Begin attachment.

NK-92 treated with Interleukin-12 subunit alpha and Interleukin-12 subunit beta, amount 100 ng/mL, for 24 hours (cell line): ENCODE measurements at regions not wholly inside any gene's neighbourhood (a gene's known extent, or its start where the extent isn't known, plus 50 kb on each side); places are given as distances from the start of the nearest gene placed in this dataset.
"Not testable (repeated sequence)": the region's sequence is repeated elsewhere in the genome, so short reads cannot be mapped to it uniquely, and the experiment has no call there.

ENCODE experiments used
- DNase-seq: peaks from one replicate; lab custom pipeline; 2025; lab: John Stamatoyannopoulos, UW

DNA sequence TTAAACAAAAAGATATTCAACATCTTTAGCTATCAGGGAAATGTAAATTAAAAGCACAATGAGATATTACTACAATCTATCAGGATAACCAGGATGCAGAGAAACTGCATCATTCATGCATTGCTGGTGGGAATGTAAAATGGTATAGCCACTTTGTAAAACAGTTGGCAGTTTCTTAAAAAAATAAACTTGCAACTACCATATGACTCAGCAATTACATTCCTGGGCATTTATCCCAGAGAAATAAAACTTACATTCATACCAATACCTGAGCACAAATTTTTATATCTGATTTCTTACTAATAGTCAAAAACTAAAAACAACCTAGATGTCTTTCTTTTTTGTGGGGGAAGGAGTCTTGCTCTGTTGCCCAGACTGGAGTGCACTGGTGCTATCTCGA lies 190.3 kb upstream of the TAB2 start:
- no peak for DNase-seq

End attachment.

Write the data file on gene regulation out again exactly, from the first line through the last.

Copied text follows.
NK-92 treated with Interleukin-12 subunit alpha and Interleukin-12 subunit beta, amount 100 ng/mL, for 24 hours (cell line): ENCODE measurements at regions not wholly inside any gene's neighbourhood (a gene's known extent, or its start where the extent isn't known, plus 50 kb on each side); places are given as distances from the start of the nearest gene placed in this dataset.
"Not testable (repeated sequence)": the region's sequence is repeated elsewhere in the genome, so short reads cannot be mapped to it uniquely, and the experiment has no call there.

ENCODE experiments used
- DNase-seq: peaks from one replicate; lab custom pipeline; 2025; lab: John Stamatoyannopoulos, UW

DNA sequence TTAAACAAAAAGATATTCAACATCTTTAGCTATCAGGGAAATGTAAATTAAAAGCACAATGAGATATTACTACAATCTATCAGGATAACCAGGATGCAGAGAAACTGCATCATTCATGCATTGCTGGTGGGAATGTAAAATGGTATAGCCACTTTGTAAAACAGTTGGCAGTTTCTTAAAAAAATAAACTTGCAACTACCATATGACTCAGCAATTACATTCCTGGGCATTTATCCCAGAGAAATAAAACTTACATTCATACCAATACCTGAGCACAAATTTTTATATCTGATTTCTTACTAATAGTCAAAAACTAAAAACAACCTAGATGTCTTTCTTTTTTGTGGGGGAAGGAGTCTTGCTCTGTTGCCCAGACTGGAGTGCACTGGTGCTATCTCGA lies 190.3 kb upstream of the TAB2 start:
- no peak for DNase-seq